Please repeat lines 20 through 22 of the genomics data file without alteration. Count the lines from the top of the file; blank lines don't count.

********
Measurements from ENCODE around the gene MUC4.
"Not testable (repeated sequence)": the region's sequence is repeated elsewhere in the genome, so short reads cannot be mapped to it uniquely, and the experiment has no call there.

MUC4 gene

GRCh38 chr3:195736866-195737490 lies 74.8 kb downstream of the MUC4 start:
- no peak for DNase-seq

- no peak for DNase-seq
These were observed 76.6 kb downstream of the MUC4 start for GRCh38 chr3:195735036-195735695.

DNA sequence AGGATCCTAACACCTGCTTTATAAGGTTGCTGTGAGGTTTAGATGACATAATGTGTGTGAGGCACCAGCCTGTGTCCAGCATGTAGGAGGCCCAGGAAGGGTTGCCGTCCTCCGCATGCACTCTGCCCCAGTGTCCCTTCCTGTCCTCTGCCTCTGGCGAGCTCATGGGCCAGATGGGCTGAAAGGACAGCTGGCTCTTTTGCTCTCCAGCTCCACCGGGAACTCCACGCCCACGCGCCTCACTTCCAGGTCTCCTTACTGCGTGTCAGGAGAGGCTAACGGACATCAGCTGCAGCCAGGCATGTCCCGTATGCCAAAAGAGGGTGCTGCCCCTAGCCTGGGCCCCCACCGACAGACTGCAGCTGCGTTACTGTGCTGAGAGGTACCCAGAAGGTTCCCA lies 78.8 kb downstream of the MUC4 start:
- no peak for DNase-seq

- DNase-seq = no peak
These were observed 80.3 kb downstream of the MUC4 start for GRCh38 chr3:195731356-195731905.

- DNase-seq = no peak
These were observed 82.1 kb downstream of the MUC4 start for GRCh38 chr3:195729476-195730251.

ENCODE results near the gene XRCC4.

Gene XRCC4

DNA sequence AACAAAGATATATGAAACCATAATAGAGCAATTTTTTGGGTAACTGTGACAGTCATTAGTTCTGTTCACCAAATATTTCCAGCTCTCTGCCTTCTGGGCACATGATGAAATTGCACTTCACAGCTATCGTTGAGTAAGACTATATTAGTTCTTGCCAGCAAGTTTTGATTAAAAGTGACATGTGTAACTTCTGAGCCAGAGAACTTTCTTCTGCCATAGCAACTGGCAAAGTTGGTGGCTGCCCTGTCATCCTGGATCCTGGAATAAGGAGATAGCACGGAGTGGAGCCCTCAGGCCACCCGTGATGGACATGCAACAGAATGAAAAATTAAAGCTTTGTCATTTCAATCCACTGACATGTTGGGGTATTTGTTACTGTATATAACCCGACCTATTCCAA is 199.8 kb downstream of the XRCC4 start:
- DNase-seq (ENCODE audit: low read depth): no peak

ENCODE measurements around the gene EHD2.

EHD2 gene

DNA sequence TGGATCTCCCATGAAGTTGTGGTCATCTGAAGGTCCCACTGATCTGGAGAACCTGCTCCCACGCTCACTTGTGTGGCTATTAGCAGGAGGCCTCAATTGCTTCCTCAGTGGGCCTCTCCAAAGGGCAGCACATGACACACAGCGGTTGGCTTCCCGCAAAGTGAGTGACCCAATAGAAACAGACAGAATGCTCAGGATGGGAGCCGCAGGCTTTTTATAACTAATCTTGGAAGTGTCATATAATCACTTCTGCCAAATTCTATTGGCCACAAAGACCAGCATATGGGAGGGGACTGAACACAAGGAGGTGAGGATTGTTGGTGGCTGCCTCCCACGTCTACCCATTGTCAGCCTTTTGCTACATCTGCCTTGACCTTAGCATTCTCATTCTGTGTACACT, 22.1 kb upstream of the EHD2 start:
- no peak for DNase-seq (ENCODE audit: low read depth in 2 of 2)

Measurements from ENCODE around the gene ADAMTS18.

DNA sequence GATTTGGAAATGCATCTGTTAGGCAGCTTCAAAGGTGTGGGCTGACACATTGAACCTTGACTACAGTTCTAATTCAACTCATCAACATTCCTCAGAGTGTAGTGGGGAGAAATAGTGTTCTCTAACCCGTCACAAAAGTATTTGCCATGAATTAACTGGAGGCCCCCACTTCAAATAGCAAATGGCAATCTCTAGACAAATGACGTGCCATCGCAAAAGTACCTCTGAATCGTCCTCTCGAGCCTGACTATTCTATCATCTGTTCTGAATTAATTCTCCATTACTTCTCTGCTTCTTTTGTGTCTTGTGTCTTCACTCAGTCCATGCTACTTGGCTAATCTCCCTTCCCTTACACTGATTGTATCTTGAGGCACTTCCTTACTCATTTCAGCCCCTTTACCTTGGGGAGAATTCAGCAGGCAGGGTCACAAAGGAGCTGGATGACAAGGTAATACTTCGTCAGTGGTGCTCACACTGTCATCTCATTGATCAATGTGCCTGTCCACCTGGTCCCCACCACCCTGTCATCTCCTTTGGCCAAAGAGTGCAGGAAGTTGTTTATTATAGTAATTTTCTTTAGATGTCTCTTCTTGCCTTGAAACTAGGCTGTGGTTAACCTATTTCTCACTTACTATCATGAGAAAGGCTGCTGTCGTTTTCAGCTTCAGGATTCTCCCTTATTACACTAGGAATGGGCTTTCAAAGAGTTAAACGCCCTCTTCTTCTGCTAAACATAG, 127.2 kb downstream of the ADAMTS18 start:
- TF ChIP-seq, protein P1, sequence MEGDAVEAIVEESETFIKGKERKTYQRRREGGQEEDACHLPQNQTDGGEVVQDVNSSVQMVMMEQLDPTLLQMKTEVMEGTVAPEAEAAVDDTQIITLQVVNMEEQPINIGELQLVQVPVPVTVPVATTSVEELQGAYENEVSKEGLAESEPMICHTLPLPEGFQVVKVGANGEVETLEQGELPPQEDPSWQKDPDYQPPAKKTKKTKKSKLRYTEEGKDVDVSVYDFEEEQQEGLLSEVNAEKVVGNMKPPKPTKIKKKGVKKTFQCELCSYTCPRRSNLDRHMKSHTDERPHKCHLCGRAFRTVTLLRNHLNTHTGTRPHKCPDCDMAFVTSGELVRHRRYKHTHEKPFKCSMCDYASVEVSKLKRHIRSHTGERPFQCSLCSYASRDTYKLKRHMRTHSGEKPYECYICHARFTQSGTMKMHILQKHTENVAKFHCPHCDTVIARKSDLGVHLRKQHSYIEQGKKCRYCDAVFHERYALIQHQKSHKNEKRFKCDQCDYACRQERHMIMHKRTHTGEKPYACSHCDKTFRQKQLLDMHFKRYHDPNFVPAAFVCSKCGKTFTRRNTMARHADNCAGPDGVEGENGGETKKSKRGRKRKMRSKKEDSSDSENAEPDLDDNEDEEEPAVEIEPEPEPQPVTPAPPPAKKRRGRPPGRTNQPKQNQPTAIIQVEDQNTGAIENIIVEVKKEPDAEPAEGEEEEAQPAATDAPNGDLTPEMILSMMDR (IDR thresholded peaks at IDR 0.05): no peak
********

DNA sequence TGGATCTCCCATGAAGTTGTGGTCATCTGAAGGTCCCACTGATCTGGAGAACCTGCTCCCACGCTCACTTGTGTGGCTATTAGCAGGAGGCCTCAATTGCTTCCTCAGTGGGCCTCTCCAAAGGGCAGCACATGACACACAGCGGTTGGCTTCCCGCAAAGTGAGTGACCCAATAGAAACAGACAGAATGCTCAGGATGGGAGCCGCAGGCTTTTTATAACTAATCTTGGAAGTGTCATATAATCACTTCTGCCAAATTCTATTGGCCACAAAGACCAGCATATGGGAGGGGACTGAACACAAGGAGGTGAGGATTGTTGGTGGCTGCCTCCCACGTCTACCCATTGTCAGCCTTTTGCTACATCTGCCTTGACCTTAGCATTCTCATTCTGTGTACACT, 22.1 kb upstream of the EHD2 start:
- no peak for DNase-seq (ENCODE audit: low read depth in 2 of 2)

Measurements from ENCODE around the gene ADAMTS18.